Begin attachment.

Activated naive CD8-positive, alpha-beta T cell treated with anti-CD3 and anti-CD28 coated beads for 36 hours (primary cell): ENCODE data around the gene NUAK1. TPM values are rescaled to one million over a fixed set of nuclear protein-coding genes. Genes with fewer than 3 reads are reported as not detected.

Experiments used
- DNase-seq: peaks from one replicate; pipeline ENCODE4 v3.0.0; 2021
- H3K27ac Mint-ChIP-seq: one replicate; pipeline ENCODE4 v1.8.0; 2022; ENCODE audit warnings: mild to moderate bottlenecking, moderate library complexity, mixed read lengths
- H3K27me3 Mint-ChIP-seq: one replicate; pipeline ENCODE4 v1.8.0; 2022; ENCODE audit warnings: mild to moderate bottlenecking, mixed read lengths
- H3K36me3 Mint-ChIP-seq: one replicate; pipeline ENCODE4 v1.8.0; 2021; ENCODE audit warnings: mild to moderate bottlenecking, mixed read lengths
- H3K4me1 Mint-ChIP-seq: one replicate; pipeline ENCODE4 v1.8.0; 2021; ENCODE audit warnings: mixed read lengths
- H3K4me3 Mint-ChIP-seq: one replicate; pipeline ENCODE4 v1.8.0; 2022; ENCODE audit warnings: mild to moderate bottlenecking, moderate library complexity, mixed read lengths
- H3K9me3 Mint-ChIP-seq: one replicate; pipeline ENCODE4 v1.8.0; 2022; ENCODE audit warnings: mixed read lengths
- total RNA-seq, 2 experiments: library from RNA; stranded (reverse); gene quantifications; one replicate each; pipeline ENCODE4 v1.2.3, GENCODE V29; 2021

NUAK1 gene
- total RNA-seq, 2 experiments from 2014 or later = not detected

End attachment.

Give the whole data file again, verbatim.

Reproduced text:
Activated naive CD8-positive, alpha-beta T cell treated with anti-CD3 and anti-CD28 coated beads for 36 hours (primary cell): ENCODE data around the gene NUAK1. TPM values are rescaled to one million over a fixed set of nuclear protein-coding genes. Genes with fewer than 3 reads are reported as not detected.

Experiments used
- DNase-seq: peaks from one replicate; pipeline ENCODE4 v3.0.0; 2021
- H3K27ac Mint-ChIP-seq: one replicate; pipeline ENCODE4 v1.8.0; 2022; ENCODE audit warnings: mild to moderate bottlenecking, moderate library complexity, mixed read lengths
- H3K27me3 Mint-ChIP-seq: one replicate; pipeline ENCODE4 v1.8.0; 2022; ENCODE audit warnings: mild to moderate bottlenecking, mixed read lengths
- H3K36me3 Mint-ChIP-seq: one replicate; pipeline ENCODE4 v1.8.0; 2021; ENCODE audit warnings: mild to moderate bottlenecking, mixed read lengths
- H3K4me1 Mint-ChIP-seq: one replicate; pipeline ENCODE4 v1.8.0; 2021; ENCODE audit warnings: mixed read lengths
- H3K4me3 Mint-ChIP-seq: one replicate; pipeline ENCODE4 v1.8.0; 2022; ENCODE audit warnings: mild to moderate bottlenecking, moderate library complexity, mixed read lengths
- H3K9me3 Mint-ChIP-seq: one replicate; pipeline ENCODE4 v1.8.0; 2022; ENCODE audit warnings: mixed read lengths
- total RNA-seq, 2 experiments: library from RNA; stranded (reverse); gene quantifications; one replicate each; pipeline ENCODE4 v1.2.3, GENCODE V29; 2021

NUAK1 gene
- total RNA-seq, 2 experiments from 2014 or later = not detected